College and University Blog

Animal Testing - Is It Necessary?

If your dog got sick and were dying, do you think you could cure him by conducting research on your healthy aunt Edna? Since it is not possible to cure a sick animal by conducting research on healthy humans, is it possible to cure a sick human by conducting research on a healthy animal?

Every species of animal has a different biochemistry. This would mean that it is impossible to conclude connections between non-human animals and human beings with absolute certainty. This would also be true in comparing one species of animal to another. It is also impossible to recreate a spontaneous disease in the lab in both animals and humans. Infectious diseases are the exception. Remember though that animals do not get human infectious diseases and we do not get theirs.

Unfortunately, most medical research is based on “the animal model of human disease”. This model maintains that it is possible to reproduce spontaneous human diseases, such as cancer, diabetes, Alzheimer’s, AIDS, etc.,on healthy, non-human animals.

Diseases of all kinds are affecting an increasing number of Americans. This is in spite of decades of animal-based research that costs billions of dollars. It is estimated that by the year 2030, health care will have an annual price tag of $16 trillion – an overwhelming 32% of the projected U.S. economy. This projection causes one to ask the obvious question: If animal research works, why do “miracle cures” and “medical breakthroughs” never materialize.

Some believe we are going backwards and not forward. In 1971, President Nixon declared a “war on cancer”. Since this time billions of tax dollars have been spent infecting perfectly healthy animals with artificially-induced cancer tumors. The result has been an increase in cancer rates by 18% and cancer deaths by 7%. We’ve seen birth defects skyrocket in the last 40 years. Presently, 1 child in 7 is born with some kind of birth defect. The U.S. consistently ranks at the bottom of every health statistic, but we spend more money per capita on “health care” than any other nation in the world.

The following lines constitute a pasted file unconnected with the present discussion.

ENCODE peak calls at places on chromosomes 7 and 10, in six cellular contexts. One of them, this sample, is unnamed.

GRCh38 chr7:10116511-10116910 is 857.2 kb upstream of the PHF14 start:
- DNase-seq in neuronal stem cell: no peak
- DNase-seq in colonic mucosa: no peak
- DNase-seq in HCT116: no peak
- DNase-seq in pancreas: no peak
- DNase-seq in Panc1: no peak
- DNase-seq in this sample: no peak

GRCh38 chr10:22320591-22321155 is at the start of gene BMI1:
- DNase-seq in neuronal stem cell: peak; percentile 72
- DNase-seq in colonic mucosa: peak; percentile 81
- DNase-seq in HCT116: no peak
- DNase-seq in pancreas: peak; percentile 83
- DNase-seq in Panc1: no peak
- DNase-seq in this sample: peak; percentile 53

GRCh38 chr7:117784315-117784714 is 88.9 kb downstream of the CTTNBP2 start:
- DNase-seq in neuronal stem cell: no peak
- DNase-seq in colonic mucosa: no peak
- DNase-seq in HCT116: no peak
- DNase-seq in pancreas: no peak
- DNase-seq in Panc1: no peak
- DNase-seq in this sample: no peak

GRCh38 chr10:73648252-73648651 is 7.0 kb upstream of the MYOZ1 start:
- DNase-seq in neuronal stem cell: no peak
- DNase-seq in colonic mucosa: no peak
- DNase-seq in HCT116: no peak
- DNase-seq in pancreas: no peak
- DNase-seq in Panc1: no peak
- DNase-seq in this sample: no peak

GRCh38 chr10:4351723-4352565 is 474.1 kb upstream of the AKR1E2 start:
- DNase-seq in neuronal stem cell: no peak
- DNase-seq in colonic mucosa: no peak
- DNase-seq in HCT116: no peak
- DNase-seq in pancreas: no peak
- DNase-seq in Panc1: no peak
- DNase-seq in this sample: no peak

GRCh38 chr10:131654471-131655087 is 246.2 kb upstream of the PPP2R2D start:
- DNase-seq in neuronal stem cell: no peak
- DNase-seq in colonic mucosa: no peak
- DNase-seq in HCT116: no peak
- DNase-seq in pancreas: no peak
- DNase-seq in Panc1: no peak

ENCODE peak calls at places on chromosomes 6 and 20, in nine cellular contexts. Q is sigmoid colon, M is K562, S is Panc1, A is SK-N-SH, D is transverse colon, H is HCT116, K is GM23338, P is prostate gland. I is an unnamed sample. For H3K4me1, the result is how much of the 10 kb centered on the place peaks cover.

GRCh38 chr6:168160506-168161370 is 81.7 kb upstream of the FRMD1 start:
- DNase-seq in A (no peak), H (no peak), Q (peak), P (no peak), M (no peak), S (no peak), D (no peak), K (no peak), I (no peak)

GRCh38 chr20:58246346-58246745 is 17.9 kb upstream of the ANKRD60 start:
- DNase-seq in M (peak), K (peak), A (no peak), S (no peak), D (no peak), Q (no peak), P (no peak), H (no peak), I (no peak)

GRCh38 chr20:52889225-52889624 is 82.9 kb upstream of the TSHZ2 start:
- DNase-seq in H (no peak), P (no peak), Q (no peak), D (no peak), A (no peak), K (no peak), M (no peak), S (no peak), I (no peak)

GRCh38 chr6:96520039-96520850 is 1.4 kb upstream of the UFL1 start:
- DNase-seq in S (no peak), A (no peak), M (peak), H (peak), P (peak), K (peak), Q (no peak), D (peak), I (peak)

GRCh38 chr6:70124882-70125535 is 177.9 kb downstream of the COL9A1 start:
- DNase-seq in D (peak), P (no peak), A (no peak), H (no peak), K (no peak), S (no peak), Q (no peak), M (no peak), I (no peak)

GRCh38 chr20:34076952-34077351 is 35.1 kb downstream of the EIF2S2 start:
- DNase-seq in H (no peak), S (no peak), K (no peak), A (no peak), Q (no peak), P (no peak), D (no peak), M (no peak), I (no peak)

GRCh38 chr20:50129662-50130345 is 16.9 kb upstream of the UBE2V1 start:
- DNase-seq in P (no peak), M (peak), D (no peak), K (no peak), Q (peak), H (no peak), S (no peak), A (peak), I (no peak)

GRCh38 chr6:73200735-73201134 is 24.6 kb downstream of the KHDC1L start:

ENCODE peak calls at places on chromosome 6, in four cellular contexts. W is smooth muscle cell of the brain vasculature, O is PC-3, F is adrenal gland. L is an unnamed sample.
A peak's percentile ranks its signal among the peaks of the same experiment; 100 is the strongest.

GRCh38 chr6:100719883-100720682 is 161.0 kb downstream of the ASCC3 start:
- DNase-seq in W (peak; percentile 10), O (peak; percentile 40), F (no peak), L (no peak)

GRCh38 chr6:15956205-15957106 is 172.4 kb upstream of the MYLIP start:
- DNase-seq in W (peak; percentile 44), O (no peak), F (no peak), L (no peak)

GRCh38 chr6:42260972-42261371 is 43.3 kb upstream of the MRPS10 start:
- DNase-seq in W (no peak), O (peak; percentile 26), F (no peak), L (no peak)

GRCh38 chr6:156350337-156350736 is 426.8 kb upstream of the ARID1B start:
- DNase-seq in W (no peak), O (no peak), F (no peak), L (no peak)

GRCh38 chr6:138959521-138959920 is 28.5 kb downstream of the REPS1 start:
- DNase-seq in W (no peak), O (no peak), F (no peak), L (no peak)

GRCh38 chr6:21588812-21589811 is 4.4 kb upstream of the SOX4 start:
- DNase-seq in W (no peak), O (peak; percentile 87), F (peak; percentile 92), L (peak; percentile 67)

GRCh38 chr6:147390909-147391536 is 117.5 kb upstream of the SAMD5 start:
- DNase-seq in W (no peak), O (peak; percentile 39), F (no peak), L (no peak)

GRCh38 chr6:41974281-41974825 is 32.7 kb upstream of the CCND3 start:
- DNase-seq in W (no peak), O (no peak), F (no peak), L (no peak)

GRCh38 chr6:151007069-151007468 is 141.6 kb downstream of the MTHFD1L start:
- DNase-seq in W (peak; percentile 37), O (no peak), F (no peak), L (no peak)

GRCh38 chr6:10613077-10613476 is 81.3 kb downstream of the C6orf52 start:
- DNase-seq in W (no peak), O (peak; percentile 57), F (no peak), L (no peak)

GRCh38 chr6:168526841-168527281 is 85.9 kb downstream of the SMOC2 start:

Pharmaceuticals that have been found “safe” for humans based on animal testing often cause physical damage and even death. If animal testing is a valid way of determining human reactions to drugs, why do so many serious side effects remain unknown until humans are exposed to the drug?

It is a fact that animals react differently than humans to different substances. This is also true between different animals. Aspirin kills cats and penicillin kills guinea pigs. Yet, the same guinea pigs can safely eat strychnine. Strychnine is one of the deadliest poisons for humans, but not for monkeys. Sheep are not affected by arsenic. Potassium cyanide, which is deadly to humans, is harmless to owls. This list is endless.

So what do we do about research on animals? An increasing number of doctors and scientists agree that today’s biomedical research is invalid and counterproductive. They suggest two ways to deal with human health problems. First, and foremost, we must learn how to practice prevention. An overwhelming number of diseases can be prevented by proper diet, a healthy lifestyle, and the elimination of environmental toxins. Prevention involves the patient taking responsibility for their health, the medical community educating patients, and insurance companies covering preventive care. This is by far the most intelligent choice and deserves most of our resources.